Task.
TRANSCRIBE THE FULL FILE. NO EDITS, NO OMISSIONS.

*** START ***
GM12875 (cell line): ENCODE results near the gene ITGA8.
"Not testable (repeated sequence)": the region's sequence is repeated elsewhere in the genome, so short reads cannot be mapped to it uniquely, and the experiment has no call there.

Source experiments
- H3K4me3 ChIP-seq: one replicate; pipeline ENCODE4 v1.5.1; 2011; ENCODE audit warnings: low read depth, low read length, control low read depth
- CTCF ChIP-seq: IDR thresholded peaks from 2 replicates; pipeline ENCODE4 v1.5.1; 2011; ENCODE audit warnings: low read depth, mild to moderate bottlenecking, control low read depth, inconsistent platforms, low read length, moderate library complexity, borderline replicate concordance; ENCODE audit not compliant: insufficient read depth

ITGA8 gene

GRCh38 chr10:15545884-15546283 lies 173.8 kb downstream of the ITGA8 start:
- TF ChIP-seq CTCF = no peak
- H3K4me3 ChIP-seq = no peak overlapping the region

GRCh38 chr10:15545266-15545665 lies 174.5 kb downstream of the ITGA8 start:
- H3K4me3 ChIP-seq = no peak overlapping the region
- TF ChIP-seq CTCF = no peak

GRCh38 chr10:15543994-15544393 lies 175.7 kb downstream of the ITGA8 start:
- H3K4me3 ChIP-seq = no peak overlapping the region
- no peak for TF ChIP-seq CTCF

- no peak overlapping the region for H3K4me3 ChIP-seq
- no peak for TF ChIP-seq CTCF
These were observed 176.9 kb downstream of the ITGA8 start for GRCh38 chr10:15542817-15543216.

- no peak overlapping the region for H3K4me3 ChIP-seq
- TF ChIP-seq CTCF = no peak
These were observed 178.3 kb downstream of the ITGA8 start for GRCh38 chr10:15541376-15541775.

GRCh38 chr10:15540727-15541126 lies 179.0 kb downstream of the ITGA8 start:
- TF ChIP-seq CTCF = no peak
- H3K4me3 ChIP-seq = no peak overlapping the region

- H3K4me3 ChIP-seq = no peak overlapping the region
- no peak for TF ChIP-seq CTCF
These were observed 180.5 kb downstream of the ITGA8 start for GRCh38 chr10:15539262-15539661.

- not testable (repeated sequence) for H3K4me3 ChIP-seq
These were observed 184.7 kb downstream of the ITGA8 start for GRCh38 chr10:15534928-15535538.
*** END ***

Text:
GM12875 (cell line): ENCODE results near the gene ITGA8.
"Not testable (repeated sequence)": the region's sequence is repeated elsewhere in the genome, so short reads cannot be mapped to it uniquely, and the experiment has no call there.

Source experiments
- H3K4me3 ChIP-seq: one replicate; pipeline ENCODE4 v1.5.1; 2011; ENCODE audit warnings: low read depth, low read length, control low read depth
- CTCF ChIP-seq: IDR thresholded peaks from 2 replicates; pipeline ENCODE4 v1.5.1; 2011; ENCODE audit warnings: low read depth, mild to moderate bottlenecking, control low read depth, inconsistent platforms, low read length, moderate library complexity, borderline replicate concordance; ENCODE audit not compliant: insufficient read depth

ITGA8 gene

GRCh38 chr10:15545884-15546283 lies 173.8 kb downstream of the ITGA8 start:
- TF ChIP-seq CTCF = no peak
- H3K4me3 ChIP-seq = no peak overlapping the region

GRCh38 chr10:15545266-15545665 lies 174.5 kb downstream of the ITGA8 start:
- H3K4me3 ChIP-seq = no peak overlapping the region
- TF ChIP-seq CTCF = no peak

GRCh38 chr10:15543994-15544393 lies 175.7 kb downstream of the ITGA8 start:
- H3K4me3 ChIP-seq = no peak overlapping the region
- no peak for TF ChIP-seq CTCF

- no peak overlapping the region for H3K4me3 ChIP-seq
- no peak for TF ChIP-seq CTCF
These were observed 176.9 kb downstream of the ITGA8 start for GRCh38 chr10:15542817-15543216.

- no peak overlapping the region for H3K4me3 ChIP-seq
- TF ChIP-seq CTCF = no peak
These were observed 178.3 kb downstream of the ITGA8 start for GRCh38 chr10:15541376-15541775.

GRCh38 chr10:15540727-15541126 lies 179.0 kb downstream of the ITGA8 start:
- TF ChIP-seq CTCF = no peak
- H3K4me3 ChIP-seq = no peak overlapping the region

- H3K4me3 ChIP-seq = no peak overlapping the region
- no peak for TF ChIP-seq CTCF
These were observed 180.5 kb downstream of the ITGA8 start for GRCh38 chr10:15539262-15539661.

- not testable (repeated sequence) for H3K4me3 ChIP-seq
These were observed 184.7 kb downstream of the ITGA8 start for GRCh38 chr10:15534928-15535538.